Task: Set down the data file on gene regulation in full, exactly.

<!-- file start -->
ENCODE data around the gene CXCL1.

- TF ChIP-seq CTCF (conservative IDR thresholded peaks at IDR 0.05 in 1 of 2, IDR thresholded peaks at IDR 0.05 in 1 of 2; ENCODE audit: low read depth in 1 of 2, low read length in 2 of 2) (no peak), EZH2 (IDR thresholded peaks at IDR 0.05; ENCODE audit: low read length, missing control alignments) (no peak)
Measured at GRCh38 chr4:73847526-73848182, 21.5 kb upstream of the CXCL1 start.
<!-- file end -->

ENCODE data around the gene CXCL1.

- TF ChIP-seq CTCF (conservative IDR thresholded peaks at IDR 0.05 in 1 of 2, IDR thresholded peaks at IDR 0.05 in 1 of 2; ENCODE audit: low read depth in 1 of 2, low read length in 2 of 2) (no peak), EZH2 (IDR thresholded peaks at IDR 0.05; ENCODE audit: low read length, missing control alignments) (no peak)
Measured at GRCh38 chr4:73847526-73848182, 21.5 kb upstream of the CXCL1 start.